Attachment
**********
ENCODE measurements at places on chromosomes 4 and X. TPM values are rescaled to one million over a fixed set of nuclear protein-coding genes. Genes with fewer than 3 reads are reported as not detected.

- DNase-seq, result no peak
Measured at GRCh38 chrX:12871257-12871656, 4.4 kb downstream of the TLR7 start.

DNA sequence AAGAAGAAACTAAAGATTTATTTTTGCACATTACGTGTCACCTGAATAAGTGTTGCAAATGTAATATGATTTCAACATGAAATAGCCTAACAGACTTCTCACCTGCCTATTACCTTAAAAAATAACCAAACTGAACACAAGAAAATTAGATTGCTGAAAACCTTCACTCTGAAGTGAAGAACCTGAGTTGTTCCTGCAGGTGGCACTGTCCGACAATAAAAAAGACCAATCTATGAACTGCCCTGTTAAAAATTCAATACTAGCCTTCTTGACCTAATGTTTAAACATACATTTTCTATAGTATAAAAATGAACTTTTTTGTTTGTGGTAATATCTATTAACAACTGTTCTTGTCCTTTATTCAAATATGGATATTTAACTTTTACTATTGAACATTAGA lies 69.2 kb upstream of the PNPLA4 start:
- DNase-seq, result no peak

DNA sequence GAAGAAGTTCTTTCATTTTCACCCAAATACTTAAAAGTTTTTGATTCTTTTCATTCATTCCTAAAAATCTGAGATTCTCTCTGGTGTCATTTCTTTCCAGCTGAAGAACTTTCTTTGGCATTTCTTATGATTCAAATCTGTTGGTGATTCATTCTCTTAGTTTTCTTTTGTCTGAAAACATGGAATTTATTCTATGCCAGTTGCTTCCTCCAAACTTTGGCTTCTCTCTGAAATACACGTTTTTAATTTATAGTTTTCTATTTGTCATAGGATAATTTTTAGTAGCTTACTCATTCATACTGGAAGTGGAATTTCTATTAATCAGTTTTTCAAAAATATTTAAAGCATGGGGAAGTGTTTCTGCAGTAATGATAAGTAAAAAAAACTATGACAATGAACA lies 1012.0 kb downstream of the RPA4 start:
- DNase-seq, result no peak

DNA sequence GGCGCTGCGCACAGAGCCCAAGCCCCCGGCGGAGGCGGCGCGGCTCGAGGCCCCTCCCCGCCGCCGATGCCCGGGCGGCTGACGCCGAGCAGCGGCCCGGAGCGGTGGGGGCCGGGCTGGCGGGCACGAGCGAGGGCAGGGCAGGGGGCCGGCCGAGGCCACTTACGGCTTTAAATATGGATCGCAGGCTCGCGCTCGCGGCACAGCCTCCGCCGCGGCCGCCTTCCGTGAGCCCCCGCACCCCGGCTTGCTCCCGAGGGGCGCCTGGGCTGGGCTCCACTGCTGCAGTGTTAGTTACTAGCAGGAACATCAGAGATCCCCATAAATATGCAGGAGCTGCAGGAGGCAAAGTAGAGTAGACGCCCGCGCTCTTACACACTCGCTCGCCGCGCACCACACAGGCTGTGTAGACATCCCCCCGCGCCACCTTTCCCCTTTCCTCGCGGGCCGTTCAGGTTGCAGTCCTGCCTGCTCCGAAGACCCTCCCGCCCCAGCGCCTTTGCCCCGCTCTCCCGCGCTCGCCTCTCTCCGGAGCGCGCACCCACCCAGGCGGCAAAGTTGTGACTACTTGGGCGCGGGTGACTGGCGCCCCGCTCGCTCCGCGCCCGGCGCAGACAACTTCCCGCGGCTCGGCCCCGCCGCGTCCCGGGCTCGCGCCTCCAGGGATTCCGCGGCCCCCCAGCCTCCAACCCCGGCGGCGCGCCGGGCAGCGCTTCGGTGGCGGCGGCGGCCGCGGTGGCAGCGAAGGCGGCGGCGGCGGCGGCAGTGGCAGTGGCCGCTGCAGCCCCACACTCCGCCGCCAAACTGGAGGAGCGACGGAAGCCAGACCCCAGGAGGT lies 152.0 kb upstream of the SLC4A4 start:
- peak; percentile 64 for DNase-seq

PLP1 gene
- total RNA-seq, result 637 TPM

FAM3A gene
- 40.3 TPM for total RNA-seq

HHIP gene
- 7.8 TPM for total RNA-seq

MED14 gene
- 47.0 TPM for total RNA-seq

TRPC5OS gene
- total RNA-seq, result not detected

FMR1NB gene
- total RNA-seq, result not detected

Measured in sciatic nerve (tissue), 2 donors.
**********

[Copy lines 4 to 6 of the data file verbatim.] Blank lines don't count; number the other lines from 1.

DNA sequence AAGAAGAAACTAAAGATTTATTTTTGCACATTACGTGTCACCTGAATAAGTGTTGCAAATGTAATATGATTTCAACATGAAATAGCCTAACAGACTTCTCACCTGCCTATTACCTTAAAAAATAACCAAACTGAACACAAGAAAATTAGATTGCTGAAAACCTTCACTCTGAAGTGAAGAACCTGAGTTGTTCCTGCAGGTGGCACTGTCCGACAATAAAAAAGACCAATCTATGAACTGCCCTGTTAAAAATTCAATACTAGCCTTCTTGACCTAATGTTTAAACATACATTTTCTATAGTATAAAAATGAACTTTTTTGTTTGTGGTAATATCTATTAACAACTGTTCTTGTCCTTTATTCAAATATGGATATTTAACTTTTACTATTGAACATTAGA lies 69.2 kb upstream of the PNPLA4 start:
- DNase-seq, result no peak

DNA sequence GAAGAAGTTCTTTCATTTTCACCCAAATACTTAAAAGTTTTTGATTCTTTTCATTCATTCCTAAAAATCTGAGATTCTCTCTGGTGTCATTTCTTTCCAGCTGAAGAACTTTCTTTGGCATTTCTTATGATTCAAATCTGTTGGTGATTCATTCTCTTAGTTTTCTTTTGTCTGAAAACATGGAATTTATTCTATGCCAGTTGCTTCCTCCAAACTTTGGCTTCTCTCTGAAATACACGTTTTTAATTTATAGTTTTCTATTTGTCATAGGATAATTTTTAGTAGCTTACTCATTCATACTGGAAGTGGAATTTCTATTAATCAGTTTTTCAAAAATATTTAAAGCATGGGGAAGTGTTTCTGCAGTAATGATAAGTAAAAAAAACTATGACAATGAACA lies 1012.0 kb downstream of the RPA4 start: